In Windows 8.1, some Windows Store apps will get extra privileges for sharing information and you'll be able to use biometrics to pay for Store apps (and more).
Since Windows Vista, Microsoft has been working on ways to protect your PC from the software you install on it. This is because the more secure Windows itself gets, the more hackers turn to attacking software such as Acrobat Reader and Flash as well as distributing malware.
"30-40% of binaries found on the internet are malware or have malware in them," Windows architect Chris Jackson claimed in his presentation at TechEd. As a result, commonly attacked software and browsers run at low integrity levels that limit their access to the system.
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Windows 8 Store apps take that even further; each app runs in its own container, and when an app saves files into the document library, that app isn't actually writing those files itself. It hands them over to a 'run-time broker' on the system that has more privileges to do the writing. As Jackson put it, "we don't jailbreak your app - but we can find a friend to do things for you."
This model doesn't make it easy for two related apps to share information directly. So Windows 8.1 will add 'child' app containers with a new capability called Child Domain Access that enables relationships between apps.
That doesn't open up the sandbox completely, though. Jackson emphasised this is only intended for "a few very specific scenarios", and suggested that Microsoft Office and Adobe's apps for Windows 8 might use it to pass things between two apps.
Businesses may also get more options for side-loading apps without using the Windows Store, Jackson said, although nothing has been decided. "I know there is a focus on understanding the scenarios that are not yet met and building solutions for them, but whether those will mirror existing solutions or be completely different - that is still under planning right now."
They'll definitely be able to manage Windows 8.1 devices (and Windows RT devices) with the same Simple Certificate Enrolment Protocol (SCEP) used by Apple for mobile device management, though.
Microsoft also showed more details of how fingerprint security will work in Windows 8.1 and clarified earlier comments. A presenter speaking too fast had made the separate examples of a Surface or a keyboard coming with fingerprint login sound like a specific Surface keyboard product, Microsoft's senior product manager Chris Hallum told us.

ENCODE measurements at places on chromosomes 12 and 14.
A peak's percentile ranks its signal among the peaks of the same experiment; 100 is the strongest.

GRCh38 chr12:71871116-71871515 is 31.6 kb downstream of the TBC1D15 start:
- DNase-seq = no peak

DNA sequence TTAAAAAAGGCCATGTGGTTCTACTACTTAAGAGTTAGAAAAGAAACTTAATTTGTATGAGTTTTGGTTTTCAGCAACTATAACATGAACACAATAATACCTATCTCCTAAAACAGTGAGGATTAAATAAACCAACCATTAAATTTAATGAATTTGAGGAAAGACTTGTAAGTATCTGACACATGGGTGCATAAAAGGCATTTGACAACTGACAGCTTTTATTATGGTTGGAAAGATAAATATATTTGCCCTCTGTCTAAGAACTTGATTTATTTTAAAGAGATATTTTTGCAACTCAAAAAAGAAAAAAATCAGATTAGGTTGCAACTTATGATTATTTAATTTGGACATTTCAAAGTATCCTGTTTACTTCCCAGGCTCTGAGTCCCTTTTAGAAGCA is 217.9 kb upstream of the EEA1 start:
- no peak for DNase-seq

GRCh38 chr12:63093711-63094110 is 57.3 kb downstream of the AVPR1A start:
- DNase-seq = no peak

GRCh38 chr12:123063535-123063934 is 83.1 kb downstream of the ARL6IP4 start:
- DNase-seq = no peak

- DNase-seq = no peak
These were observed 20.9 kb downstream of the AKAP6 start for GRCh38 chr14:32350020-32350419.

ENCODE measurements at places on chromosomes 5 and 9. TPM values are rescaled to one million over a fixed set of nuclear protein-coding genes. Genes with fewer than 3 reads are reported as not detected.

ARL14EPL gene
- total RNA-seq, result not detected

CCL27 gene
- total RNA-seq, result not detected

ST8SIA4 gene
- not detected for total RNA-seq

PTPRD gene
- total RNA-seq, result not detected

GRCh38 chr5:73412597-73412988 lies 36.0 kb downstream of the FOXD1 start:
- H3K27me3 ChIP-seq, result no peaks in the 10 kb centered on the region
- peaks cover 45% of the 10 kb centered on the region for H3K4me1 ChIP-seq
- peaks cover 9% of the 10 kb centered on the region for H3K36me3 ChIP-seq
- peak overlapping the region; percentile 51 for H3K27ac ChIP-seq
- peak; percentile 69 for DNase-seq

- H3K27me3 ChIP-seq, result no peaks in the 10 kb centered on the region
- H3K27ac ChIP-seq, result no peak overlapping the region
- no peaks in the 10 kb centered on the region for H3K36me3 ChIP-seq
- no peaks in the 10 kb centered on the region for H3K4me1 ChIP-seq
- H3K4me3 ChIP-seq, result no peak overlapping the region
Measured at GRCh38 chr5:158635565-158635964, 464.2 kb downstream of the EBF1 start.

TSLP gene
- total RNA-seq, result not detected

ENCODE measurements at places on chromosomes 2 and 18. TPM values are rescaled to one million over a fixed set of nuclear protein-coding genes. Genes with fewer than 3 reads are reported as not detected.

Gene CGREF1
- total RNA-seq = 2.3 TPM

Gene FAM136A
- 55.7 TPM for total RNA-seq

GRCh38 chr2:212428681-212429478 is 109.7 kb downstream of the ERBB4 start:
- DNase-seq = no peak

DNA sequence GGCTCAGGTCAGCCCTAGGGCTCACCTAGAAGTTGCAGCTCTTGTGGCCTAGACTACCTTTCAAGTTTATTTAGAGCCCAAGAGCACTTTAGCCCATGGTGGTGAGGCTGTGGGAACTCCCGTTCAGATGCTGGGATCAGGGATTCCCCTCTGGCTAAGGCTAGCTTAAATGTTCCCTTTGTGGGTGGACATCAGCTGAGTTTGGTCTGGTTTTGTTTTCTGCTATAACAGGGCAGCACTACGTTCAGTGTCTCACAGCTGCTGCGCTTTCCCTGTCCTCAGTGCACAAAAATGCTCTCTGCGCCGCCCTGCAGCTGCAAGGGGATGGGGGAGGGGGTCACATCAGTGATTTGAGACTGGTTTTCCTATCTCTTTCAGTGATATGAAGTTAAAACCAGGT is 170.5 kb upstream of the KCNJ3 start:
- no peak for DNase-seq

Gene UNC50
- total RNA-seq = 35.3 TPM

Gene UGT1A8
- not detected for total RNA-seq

And while an app can use fingerprints to encrypt files you ask it to handle, you can't just pick files in Explorer and use your fingerprint to encrypt those unless the Explorer team adds that feature specifically.
Hallum is hoping OEMs will use the new touch fingerprint sensors in PCs and tablets this year. Principle security program manager Nelly Porter explained the advantages. "We investigated every single biometric trait: face recognition, voice recognition, typing patterns, everything. You want to protect from intruders so the false acceptance rate must be low. You want to allow legitimate users to log in so the false rejection rates must be low. We realised that to make authentication work the only solid technology on the market today is fingerprints."
And the new touch readers are easier to use than picky swipe sensors where "you need to swipe your finger - not too fast, now too slow, not to the left, not to the right". With new devices such as the prototype she showed from Fingerprints Systems (other suppliers are coming and the sensors will shrink in size and be fitted into a tablet or keyboard), you press your finger on the sensor and Windows 8.1 automatically logs into your account.
When you want to buy something, you can use your fingerprint to authorise it - in the Windows Store or inside an app. And if a child is using their own account, you can use your fingerprint to authorise a purchase without them needing to log out.
Porter has other ideas for fingerprint protection. You could lock your banking apps or your more personal photos so they don't show up when you pass someone your tablet to show off your snaps. It could work on phones too. After all, Windows Phone uses the Windows kernel now and can run Windows hardware drivers, so encryption would be easy to add to the system (although Porter wouldn't comment on any phone plans).
Fingerprints aren't ideal for everyone - musicians, mechanical workers and others who don't have readable prints might struggle. But given how easily passwords can be cracked, phished and forgotten, if they work for you fingerprints are both more secure and more convenient.